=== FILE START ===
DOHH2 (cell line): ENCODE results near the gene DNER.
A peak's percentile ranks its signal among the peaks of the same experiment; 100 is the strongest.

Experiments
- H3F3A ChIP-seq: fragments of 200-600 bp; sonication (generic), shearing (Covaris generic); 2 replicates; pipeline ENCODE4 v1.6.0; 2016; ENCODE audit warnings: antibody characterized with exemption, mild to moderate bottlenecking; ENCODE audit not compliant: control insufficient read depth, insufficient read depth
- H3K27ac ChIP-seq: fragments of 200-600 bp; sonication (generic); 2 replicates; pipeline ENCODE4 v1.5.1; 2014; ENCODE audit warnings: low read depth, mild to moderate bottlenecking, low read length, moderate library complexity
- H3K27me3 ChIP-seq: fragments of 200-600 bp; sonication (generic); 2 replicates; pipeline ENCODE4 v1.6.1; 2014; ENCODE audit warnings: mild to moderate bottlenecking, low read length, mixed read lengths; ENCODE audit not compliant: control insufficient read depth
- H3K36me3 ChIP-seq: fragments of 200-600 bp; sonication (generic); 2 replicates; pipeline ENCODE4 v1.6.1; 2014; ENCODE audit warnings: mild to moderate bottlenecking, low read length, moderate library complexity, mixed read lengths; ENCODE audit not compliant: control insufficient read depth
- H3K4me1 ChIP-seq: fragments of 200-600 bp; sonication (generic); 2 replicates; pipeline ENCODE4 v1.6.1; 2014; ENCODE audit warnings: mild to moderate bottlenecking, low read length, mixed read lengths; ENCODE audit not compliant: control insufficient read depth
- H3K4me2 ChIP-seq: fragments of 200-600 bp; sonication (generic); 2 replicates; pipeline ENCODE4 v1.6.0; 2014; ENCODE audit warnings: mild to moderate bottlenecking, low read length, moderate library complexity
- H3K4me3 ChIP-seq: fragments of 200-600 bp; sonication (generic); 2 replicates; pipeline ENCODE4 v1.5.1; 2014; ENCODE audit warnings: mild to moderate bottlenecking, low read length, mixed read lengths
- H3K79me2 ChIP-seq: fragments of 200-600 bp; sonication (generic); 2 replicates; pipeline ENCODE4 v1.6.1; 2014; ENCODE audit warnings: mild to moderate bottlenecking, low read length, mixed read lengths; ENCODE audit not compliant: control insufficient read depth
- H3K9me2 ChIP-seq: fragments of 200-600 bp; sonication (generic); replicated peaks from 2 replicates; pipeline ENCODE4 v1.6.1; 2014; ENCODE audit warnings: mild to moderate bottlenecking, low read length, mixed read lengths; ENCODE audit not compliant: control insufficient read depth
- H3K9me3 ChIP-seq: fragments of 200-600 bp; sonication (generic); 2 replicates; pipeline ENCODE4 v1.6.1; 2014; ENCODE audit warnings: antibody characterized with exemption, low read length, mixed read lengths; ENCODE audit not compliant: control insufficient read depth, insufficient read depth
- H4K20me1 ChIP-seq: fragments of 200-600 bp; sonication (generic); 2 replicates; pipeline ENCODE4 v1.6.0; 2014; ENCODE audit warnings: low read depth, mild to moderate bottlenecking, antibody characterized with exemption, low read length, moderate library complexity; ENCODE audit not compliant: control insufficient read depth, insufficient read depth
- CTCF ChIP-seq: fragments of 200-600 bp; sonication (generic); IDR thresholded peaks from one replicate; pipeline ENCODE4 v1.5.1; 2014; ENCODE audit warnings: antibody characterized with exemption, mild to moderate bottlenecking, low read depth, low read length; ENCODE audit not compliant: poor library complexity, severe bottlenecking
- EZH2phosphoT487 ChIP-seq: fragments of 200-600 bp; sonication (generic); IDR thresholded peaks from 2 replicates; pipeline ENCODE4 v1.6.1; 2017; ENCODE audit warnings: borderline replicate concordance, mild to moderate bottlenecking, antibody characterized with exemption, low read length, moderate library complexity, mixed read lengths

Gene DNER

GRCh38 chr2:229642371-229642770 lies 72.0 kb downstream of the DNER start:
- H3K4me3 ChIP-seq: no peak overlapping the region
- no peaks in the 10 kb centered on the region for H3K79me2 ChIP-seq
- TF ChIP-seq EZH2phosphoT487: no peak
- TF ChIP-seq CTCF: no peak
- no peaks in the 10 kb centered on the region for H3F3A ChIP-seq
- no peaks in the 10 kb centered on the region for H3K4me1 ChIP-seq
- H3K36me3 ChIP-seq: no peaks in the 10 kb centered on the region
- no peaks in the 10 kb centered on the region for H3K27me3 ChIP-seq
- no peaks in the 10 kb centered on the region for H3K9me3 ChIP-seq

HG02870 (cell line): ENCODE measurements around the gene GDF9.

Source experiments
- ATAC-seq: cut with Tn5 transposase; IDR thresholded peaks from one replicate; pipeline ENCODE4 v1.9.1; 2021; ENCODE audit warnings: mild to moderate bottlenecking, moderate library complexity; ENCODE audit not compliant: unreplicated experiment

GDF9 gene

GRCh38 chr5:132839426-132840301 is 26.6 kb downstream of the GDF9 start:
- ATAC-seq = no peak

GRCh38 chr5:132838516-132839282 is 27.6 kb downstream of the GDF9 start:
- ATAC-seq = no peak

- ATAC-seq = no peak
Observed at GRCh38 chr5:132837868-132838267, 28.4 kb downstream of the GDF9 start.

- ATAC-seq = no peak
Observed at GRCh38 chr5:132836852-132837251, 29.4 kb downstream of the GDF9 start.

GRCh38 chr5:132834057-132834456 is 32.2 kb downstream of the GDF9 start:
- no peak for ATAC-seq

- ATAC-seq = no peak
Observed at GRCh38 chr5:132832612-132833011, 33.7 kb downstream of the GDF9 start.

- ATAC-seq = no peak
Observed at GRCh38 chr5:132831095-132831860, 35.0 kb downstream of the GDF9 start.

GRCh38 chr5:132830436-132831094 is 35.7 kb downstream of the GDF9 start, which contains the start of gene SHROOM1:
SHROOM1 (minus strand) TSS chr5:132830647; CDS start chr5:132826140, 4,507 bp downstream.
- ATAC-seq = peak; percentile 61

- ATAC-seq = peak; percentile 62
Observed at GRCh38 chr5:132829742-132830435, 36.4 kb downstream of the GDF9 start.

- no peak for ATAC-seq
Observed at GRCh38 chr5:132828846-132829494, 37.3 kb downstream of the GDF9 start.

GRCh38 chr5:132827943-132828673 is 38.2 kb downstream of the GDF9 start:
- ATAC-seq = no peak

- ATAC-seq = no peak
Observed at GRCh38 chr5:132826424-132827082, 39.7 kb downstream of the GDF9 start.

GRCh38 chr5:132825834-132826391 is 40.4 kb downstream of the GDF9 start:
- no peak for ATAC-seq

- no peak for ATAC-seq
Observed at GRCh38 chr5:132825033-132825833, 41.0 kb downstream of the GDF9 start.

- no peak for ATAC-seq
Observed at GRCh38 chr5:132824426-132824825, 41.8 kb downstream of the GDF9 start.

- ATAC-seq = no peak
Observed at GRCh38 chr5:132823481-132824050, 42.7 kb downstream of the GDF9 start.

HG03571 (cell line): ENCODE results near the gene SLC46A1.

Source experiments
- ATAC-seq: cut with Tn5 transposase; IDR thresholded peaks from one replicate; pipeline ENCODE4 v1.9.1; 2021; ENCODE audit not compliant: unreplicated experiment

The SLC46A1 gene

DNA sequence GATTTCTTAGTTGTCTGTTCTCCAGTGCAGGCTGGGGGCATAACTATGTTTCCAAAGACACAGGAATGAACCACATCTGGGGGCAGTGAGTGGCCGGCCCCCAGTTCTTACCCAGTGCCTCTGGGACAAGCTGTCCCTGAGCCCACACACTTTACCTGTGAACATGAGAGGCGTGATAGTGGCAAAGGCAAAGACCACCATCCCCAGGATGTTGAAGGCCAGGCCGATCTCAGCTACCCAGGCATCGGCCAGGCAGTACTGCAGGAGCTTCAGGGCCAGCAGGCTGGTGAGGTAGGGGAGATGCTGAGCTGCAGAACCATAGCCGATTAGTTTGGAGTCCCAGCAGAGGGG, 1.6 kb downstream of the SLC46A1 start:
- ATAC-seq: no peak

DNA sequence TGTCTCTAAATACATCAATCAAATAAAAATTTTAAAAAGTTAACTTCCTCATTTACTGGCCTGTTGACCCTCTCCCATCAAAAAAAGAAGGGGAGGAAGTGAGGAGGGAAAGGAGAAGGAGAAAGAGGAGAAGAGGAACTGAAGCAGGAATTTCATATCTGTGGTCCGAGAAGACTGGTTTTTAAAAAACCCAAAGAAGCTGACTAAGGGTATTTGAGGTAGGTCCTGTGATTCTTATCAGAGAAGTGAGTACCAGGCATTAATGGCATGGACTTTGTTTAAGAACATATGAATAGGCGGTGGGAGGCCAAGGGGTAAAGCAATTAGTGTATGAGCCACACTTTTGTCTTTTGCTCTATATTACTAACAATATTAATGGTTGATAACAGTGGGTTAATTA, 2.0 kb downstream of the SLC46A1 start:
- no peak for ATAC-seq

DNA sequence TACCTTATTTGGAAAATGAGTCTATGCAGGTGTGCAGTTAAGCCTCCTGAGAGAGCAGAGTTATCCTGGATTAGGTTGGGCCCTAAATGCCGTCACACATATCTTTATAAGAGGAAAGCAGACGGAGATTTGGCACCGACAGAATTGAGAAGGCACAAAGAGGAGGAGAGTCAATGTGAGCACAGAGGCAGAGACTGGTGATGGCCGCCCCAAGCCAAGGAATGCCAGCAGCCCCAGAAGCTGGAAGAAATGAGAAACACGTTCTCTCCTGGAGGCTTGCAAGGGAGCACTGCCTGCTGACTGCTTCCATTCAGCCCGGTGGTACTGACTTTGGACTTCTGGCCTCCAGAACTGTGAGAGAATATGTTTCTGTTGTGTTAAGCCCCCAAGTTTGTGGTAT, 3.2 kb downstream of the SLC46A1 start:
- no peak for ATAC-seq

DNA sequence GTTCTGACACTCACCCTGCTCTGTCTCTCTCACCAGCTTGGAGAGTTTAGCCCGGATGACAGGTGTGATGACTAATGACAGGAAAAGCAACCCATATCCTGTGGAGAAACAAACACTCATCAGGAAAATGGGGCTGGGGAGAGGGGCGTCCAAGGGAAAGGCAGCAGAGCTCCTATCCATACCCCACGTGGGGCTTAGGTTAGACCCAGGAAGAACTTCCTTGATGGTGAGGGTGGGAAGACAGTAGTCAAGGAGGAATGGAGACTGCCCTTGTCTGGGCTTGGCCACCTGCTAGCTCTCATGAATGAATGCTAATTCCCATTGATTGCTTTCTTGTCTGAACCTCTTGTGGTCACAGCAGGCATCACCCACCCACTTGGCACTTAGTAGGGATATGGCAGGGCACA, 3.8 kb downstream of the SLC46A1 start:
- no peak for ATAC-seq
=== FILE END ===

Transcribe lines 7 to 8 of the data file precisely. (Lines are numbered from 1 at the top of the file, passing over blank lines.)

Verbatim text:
- H3K36me3 ChIP-seq: fragments of 200-600 bp; sonication (generic); 2 replicates; pipeline ENCODE4 v1.6.1; 2014; ENCODE audit warnings: mild to moderate bottlenecking, low read length, moderate library complexity, mixed read lengths; ENCODE audit not compliant: control insufficient read depth
- H3K4me1 ChIP-seq: fragments of 200-600 bp; sonication (generic); 2 replicates; pipeline ENCODE4 v1.6.1; 2014; ENCODE audit warnings: mild to moderate bottlenecking, low read length, mixed read lengths; ENCODE audit not compliant: control insufficient read depth